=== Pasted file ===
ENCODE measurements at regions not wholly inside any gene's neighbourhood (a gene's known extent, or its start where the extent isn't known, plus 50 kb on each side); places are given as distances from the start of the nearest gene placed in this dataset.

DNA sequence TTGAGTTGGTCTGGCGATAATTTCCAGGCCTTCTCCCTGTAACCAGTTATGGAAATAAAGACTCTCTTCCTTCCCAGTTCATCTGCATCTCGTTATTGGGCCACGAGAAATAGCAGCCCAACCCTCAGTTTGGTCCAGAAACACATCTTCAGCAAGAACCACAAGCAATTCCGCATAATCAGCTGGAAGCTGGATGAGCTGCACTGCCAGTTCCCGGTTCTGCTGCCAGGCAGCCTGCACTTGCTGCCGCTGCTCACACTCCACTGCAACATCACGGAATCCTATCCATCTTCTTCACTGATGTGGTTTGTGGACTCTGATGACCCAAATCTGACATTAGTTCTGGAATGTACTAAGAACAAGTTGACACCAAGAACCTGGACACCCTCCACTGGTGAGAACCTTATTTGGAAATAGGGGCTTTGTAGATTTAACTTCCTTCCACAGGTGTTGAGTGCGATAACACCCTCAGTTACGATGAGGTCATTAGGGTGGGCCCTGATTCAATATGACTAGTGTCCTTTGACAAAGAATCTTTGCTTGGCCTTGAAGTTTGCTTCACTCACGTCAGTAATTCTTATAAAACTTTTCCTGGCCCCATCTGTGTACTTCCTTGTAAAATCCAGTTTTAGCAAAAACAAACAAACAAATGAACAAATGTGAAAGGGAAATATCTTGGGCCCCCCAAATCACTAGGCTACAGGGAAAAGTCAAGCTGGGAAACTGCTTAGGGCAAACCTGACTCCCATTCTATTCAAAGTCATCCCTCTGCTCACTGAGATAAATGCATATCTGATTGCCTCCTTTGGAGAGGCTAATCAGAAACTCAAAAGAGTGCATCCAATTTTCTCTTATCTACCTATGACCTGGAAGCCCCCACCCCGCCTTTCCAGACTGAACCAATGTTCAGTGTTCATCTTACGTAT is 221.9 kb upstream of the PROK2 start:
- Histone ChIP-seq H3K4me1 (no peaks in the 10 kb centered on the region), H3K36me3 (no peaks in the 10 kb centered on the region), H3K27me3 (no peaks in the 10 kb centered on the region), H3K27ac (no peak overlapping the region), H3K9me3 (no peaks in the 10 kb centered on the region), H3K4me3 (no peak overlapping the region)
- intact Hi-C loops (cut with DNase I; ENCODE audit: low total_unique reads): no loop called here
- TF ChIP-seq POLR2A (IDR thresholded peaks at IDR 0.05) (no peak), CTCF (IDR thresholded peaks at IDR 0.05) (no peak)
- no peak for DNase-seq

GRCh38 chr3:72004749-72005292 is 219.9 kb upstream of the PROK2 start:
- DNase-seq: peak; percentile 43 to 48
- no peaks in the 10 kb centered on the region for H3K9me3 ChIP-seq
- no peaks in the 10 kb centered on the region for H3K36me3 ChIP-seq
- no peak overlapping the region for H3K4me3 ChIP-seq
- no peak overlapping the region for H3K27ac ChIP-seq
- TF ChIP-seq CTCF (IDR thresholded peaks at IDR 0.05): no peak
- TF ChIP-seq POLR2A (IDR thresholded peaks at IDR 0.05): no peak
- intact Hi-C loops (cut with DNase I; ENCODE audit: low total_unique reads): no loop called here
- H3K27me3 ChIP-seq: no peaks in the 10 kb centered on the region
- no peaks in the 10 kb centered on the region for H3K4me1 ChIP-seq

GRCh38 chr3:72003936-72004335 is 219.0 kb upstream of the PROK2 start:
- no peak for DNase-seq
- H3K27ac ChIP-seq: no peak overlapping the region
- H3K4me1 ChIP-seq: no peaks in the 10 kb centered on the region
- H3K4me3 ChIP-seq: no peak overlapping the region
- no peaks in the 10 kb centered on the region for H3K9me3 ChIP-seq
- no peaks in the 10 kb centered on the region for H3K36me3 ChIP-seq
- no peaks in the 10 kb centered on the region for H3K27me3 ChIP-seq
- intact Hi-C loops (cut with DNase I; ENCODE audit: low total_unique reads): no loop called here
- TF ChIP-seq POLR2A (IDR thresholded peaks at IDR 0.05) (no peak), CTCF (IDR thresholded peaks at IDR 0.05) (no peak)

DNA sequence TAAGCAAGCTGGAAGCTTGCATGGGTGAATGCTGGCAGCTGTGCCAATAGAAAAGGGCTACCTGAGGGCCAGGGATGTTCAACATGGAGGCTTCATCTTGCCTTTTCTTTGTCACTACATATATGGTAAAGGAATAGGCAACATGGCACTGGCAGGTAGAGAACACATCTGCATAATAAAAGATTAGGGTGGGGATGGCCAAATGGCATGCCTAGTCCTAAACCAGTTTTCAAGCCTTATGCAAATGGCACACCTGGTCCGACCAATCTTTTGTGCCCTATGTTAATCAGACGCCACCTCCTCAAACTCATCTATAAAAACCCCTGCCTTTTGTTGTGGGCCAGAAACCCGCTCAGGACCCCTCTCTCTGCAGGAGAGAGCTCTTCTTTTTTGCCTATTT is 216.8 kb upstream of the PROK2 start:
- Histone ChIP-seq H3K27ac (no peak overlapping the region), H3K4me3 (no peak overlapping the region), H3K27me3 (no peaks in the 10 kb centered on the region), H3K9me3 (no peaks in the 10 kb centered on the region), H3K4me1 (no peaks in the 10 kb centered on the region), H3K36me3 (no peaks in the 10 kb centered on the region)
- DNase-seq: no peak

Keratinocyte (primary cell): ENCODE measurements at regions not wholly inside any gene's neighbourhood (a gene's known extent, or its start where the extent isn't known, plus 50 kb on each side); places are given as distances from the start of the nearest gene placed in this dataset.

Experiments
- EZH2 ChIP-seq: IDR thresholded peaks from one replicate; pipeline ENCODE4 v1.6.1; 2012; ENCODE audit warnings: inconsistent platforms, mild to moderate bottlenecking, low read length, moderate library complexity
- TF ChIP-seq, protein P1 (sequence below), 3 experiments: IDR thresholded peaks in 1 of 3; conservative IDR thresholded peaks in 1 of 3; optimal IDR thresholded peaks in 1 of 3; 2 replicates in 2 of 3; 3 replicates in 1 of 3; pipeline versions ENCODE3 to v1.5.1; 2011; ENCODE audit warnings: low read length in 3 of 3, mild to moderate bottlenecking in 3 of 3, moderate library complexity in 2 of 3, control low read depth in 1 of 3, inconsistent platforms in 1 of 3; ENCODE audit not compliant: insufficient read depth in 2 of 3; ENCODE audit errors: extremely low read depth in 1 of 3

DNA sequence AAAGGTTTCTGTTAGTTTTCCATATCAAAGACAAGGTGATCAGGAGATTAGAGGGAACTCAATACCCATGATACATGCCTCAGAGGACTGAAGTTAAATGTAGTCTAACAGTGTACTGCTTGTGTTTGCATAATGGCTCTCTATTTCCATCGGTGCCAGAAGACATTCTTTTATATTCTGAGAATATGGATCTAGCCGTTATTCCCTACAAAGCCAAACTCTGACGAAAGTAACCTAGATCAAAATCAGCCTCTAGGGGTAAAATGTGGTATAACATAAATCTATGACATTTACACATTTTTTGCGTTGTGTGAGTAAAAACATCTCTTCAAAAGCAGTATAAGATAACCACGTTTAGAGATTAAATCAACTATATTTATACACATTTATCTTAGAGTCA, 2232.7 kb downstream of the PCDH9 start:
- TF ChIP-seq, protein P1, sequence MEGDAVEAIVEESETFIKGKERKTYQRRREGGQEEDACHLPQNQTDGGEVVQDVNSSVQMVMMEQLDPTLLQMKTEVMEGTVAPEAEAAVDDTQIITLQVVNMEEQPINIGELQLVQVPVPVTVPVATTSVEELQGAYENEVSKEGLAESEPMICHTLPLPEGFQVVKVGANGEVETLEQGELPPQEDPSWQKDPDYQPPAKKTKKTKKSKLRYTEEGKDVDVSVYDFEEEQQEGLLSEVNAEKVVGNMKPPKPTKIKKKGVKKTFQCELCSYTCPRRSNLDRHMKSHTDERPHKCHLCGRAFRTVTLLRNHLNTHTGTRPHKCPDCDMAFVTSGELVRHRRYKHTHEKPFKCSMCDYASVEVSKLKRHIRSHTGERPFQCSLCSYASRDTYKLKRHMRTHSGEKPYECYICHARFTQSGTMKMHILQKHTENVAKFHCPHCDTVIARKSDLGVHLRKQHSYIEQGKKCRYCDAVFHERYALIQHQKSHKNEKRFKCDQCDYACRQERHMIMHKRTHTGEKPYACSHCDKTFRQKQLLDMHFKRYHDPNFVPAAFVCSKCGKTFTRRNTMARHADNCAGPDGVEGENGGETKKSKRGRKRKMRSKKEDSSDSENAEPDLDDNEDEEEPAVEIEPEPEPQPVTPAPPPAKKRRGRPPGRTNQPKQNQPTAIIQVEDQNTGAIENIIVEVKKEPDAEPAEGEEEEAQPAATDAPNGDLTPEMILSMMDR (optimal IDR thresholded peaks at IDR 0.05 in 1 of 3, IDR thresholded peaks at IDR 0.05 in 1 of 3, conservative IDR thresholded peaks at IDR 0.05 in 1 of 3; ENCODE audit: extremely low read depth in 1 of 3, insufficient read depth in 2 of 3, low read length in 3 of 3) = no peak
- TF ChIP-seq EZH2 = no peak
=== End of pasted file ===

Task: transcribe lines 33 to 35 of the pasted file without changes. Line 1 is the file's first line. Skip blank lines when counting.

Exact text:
- EZH2 ChIP-seq: IDR thresholded peaks from one replicate; pipeline ENCODE4 v1.6.1; 2012; ENCODE audit warnings: inconsistent platforms, mild to moderate bottlenecking, low read length, moderate library complexity
- TF ChIP-seq, protein P1 (sequence below), 3 experiments: IDR thresholded peaks in 1 of 3; conservative IDR thresholded peaks in 1 of 3; optimal IDR thresholded peaks in 1 of 3; 2 replicates in 2 of 3; 3 replicates in 1 of 3; pipeline versions ENCODE3 to v1.5.1; 2011; ENCODE audit warnings: low read length in 3 of 3, mild to moderate bottlenecking in 3 of 3, moderate library complexity in 2 of 3, control low read depth in 1 of 3, inconsistent platforms in 1 of 3; ENCODE audit not compliant: insufficient read depth in 2 of 3; ENCODE audit errors: extremely low read depth in 1 of 3

DNA sequence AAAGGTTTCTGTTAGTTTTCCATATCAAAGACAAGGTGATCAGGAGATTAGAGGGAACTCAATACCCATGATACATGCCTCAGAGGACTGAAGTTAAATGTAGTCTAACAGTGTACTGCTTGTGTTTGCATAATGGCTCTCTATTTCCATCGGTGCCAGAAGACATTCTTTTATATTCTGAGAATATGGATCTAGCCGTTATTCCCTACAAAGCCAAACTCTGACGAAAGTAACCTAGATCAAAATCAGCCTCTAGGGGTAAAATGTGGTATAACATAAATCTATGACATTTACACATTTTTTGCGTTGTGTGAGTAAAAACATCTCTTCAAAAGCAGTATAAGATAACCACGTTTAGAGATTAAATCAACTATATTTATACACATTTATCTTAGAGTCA, 2232.7 kb downstream of the PCDH9 start: